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DYI approach balances students’ passion with a career in challenging world

Founder_introduction_stage_05_webbWhat do you do with an education if there are no jobs? You make your own.

That’s the opinion of nearly a third of the students in the U.S. who face unemployment after graduation, says Michael Baum, an enormously successful tech entrepreneur (he founded Splunk) who is the driving force behind

This is no small segment of society, Baum says, estimating that half of graduates are dealing with unemployment.

But the reality is only a small portion of them try to start a business, he says. What’s stopping them?

“We hear three things,” Baum says. “I’m in debt. I don’t know how to build a company, how to fundraise or build a business plan. And I’m not really sure I have what it takes to be successful.”

Baum is in Stockholm this week to preside over the World Founder Forum at KTH Royal Institute of Technology. The event brings together dozens of the network’s top student entrepreneur teams for a few days of knowledge sharing and networking. And it culminates in the announcement of 10 winning teams who will take home 100K USD in startup funds.

Youth unemployment was the main concern driving Baum to create The network combines funding with a company building program based on intense challenges, real-world skills development and shared experiences among the most talented young founders around the world. Watching him at the Monday event, you can see how much heĀ loves doing this. And he’s impressed with the energy of the generation that he’s helping. “This is a generation that has been given a lot of things, but they also have very high expectations of themselves. These are people that are quite intense about making the world a better place.”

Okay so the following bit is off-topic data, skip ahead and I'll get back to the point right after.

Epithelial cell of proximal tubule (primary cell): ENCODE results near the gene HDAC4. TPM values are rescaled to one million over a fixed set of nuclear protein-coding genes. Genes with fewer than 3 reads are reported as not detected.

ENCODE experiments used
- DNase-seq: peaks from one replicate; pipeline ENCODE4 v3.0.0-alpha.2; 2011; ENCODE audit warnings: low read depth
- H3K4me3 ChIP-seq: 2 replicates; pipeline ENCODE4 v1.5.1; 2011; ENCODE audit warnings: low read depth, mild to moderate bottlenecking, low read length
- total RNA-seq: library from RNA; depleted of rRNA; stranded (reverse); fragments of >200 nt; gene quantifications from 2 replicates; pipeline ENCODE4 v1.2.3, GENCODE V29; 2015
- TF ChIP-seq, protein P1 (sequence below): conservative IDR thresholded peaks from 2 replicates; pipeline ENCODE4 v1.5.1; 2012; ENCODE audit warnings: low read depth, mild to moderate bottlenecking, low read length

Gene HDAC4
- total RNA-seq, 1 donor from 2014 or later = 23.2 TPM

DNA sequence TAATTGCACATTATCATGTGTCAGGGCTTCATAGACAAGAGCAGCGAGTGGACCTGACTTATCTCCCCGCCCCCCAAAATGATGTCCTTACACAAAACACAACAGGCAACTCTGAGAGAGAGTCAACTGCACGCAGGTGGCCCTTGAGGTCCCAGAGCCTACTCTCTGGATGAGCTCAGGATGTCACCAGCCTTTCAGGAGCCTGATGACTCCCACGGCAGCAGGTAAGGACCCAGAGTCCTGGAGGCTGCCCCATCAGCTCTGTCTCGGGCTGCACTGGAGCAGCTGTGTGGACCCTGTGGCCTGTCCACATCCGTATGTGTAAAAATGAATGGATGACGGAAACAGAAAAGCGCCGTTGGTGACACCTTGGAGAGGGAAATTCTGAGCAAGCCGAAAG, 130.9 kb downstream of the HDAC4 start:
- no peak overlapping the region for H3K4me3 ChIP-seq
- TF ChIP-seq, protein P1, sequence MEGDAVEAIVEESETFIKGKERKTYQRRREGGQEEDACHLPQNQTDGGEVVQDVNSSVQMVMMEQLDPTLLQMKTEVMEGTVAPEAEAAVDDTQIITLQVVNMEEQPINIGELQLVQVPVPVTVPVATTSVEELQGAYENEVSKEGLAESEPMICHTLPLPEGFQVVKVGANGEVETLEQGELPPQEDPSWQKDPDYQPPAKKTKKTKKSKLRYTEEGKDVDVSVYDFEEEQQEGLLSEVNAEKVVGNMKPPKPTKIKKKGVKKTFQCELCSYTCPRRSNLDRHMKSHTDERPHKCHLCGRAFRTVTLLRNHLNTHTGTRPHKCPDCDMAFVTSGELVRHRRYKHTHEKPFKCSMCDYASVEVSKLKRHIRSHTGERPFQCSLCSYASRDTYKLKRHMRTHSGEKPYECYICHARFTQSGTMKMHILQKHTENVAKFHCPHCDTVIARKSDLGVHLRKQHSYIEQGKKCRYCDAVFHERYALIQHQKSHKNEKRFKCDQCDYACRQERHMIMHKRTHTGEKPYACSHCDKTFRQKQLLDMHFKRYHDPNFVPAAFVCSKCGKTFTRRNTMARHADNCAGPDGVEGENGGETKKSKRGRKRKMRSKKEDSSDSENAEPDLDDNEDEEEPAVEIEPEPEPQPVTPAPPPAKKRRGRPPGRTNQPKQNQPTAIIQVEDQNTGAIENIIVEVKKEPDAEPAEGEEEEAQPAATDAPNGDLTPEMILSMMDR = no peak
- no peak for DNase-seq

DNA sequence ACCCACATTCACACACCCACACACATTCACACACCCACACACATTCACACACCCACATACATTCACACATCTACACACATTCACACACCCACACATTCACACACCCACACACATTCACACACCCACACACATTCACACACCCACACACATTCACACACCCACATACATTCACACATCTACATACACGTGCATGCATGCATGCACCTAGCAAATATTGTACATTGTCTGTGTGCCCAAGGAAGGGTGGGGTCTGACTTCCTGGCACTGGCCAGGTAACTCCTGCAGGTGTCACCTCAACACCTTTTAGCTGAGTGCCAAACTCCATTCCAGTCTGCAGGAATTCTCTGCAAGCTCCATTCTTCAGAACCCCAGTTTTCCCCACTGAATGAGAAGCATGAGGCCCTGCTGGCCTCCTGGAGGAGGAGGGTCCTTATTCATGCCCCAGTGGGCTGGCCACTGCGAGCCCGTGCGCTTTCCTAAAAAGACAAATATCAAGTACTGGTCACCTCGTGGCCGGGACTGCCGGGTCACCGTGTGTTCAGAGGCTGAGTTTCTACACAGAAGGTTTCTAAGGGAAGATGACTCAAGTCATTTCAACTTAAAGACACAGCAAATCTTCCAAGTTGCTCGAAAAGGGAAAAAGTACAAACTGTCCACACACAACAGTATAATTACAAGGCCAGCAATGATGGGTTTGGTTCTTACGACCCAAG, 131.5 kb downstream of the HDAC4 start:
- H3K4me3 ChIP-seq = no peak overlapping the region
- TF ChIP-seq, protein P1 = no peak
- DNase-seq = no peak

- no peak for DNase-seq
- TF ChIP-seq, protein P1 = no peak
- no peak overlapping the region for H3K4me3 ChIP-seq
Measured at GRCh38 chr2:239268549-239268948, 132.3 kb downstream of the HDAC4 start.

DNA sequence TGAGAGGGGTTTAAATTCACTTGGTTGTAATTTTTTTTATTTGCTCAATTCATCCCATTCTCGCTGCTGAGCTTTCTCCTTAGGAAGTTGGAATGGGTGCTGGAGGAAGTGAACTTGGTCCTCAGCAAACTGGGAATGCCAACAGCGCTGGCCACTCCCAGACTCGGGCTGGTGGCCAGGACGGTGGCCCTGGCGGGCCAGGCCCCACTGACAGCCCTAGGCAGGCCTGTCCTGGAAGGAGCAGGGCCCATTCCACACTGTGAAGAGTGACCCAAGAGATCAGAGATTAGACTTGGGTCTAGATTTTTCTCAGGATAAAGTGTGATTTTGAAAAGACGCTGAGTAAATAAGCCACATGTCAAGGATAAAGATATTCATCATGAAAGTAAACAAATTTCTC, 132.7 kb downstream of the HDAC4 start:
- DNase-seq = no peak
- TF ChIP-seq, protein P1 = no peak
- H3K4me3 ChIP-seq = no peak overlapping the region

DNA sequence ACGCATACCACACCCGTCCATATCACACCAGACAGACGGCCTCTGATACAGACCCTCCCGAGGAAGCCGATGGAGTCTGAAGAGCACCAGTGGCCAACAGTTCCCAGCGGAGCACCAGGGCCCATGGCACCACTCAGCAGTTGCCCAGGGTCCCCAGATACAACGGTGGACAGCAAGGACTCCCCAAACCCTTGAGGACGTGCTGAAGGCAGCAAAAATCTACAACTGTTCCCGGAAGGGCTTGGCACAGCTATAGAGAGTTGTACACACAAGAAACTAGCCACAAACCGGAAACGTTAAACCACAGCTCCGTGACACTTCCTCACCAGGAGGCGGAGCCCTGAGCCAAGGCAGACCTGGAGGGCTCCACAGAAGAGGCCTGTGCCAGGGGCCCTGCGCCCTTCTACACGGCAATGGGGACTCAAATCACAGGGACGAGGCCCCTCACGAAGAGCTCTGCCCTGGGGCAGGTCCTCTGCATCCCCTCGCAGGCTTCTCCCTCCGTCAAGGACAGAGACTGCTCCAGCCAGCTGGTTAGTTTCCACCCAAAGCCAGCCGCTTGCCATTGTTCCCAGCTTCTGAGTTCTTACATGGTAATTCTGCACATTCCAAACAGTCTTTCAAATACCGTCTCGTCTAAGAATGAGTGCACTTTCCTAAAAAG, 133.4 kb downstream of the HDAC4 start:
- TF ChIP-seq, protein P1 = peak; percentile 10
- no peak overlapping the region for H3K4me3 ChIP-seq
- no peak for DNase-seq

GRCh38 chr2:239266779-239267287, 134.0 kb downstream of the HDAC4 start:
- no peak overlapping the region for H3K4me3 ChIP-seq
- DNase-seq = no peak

And they see entrepreneurship as a way to balance their need to make a paycheck and to remaining true to their commitment to a better world, he says. “And they’re faced with doing that in a failing system.”

The pace of change continues to shift faster than anyone can foresee, so entrepreneurship is a tough calling. Baum’s advice: “It’s a tough environment, but it’s also an opportunist environment to work in. Probably the biggest thing you can learn in life is how to adjust to change, how to incorporate change.”

You can follow today’s event on Twitter under the tag, #wff15.

David Callahan

David Callahan is editor for international news and media at KTH Royal Institute of Technology.